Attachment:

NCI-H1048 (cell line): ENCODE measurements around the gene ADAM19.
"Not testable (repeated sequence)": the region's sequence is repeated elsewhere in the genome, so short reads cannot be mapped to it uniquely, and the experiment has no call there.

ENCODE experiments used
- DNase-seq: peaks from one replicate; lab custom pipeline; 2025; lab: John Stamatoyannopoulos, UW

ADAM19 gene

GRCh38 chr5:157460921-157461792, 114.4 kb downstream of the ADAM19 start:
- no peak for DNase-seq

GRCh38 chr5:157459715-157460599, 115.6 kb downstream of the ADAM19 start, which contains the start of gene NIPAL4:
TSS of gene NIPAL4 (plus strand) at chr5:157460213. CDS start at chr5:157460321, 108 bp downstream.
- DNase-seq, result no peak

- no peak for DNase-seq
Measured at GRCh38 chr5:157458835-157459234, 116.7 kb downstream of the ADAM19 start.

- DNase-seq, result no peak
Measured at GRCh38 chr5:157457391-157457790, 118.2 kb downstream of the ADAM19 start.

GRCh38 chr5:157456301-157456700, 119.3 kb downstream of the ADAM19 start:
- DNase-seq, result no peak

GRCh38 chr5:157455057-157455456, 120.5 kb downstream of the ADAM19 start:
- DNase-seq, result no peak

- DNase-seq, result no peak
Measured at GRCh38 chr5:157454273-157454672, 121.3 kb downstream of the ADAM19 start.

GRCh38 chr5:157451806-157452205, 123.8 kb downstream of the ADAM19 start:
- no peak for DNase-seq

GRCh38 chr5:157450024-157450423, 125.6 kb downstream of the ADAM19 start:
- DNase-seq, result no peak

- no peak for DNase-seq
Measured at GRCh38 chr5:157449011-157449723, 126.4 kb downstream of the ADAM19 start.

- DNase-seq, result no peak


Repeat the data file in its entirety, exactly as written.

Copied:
NCI-H1048 (cell line): ENCODE measurements around the gene ADAM19.
"Not testable (repeated sequence)": the region's sequence is repeated elsewhere in the genome, so short reads cannot be mapped to it uniquely, and the experiment has no call there.

ENCODE experiments used
- DNase-seq: peaks from one replicate; lab custom pipeline; 2025; lab: John Stamatoyannopoulos, UW

ADAM19 gene

GRCh38 chr5:157460921-157461792, 114.4 kb downstream of the ADAM19 start:
- no peak for DNase-seq

GRCh38 chr5:157459715-157460599, 115.6 kb downstream of the ADAM19 start, which contains the start of gene NIPAL4:
TSS of gene NIPAL4 (plus strand) at chr5:157460213. CDS start at chr5:157460321, 108 bp downstream.
- DNase-seq, result no peak

- no peak for DNase-seq
Measured at GRCh38 chr5:157458835-157459234, 116.7 kb downstream of the ADAM19 start.

- DNase-seq, result no peak
Measured at GRCh38 chr5:157457391-157457790, 118.2 kb downstream of the ADAM19 start.

GRCh38 chr5:157456301-157456700, 119.3 kb downstream of the ADAM19 start:
- DNase-seq, result no peak

GRCh38 chr5:157455057-157455456, 120.5 kb downstream of the ADAM19 start:
- DNase-seq, result no peak

- DNase-seq, result no peak
Measured at GRCh38 chr5:157454273-157454672, 121.3 kb downstream of the ADAM19 start.

GRCh38 chr5:157451806-157452205, 123.8 kb downstream of the ADAM19 start:
- no peak for DNase-seq

GRCh38 chr5:157450024-157450423, 125.6 kb downstream of the ADAM19 start:
- DNase-seq, result no peak

- no peak for DNase-seq
Measured at GRCh38 chr5:157449011-157449723, 126.4 kb downstream of the ADAM19 start.

- DNase-seq, result no peak